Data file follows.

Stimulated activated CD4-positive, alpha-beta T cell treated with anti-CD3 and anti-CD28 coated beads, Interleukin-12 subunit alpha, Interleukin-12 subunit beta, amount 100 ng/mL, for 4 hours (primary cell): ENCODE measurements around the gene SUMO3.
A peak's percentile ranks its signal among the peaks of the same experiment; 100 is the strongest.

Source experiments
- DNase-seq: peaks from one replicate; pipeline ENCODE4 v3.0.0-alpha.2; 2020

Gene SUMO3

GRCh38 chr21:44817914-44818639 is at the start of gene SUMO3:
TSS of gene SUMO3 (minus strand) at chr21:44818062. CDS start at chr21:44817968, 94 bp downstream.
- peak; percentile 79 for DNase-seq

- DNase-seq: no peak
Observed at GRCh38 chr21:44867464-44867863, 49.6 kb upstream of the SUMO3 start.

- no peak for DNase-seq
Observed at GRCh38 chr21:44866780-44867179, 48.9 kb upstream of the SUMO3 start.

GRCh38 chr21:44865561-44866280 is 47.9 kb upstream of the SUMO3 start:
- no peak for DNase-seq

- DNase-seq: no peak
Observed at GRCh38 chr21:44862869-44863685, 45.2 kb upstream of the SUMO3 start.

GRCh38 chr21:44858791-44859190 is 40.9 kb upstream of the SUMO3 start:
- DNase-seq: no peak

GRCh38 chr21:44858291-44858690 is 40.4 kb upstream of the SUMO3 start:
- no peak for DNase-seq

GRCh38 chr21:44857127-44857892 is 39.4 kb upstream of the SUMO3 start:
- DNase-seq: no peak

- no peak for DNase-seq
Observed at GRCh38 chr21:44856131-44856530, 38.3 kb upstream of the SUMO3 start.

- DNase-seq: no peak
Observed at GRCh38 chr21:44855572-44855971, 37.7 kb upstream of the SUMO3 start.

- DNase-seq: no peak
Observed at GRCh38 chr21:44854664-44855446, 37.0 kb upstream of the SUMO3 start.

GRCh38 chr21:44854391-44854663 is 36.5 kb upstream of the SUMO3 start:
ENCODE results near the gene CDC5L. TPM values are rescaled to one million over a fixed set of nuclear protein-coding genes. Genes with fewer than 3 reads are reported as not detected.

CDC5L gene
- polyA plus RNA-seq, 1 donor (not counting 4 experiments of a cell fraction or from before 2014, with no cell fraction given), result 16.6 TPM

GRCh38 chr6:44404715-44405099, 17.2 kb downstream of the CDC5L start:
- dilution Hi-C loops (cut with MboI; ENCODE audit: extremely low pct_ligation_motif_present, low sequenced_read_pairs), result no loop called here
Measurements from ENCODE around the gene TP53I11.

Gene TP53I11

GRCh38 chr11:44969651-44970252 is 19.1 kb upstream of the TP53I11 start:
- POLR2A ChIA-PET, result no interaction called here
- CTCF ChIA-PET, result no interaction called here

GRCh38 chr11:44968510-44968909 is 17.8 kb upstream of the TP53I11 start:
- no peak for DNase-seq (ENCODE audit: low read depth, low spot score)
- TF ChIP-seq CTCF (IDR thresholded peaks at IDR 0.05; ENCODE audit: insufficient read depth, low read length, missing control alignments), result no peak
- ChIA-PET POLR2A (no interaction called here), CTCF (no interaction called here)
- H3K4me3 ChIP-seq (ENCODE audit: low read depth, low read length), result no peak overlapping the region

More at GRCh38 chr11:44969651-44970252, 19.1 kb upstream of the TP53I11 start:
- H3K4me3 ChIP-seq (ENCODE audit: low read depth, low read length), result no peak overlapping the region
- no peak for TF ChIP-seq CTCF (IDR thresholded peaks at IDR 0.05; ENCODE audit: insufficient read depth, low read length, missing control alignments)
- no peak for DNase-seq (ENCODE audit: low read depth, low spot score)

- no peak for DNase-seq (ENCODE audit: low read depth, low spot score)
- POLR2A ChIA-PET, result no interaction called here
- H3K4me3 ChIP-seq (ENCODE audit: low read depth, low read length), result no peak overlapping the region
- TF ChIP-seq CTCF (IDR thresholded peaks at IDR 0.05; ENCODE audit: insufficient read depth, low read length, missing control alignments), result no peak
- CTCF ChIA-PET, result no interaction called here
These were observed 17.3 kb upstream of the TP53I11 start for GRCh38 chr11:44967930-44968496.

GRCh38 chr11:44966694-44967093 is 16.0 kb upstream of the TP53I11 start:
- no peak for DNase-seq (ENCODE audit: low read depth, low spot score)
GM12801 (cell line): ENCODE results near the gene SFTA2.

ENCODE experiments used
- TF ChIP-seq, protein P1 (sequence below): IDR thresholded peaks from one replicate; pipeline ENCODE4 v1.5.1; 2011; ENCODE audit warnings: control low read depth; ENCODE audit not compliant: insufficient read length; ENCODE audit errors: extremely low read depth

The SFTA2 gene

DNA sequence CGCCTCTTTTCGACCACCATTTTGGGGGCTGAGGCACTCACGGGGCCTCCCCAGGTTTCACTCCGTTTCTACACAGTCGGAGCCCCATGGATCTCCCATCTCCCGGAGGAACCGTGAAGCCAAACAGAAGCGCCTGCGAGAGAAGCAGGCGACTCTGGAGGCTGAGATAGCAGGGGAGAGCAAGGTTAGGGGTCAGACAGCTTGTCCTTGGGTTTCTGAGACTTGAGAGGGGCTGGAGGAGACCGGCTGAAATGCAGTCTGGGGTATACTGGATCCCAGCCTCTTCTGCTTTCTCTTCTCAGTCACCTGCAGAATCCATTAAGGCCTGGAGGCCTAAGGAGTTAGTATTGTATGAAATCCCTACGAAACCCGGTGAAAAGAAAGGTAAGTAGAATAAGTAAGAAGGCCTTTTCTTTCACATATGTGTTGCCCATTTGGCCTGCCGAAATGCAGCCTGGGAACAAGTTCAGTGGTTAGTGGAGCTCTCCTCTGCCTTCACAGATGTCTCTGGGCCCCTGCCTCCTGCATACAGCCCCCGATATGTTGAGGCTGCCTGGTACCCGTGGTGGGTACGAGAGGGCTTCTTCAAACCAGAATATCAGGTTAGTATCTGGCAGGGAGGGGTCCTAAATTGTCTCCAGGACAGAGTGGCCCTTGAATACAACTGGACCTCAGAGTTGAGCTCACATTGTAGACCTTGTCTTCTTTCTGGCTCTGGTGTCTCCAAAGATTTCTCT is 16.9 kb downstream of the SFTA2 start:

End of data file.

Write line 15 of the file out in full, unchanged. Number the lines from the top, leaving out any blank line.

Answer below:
- DNase-seq: no peak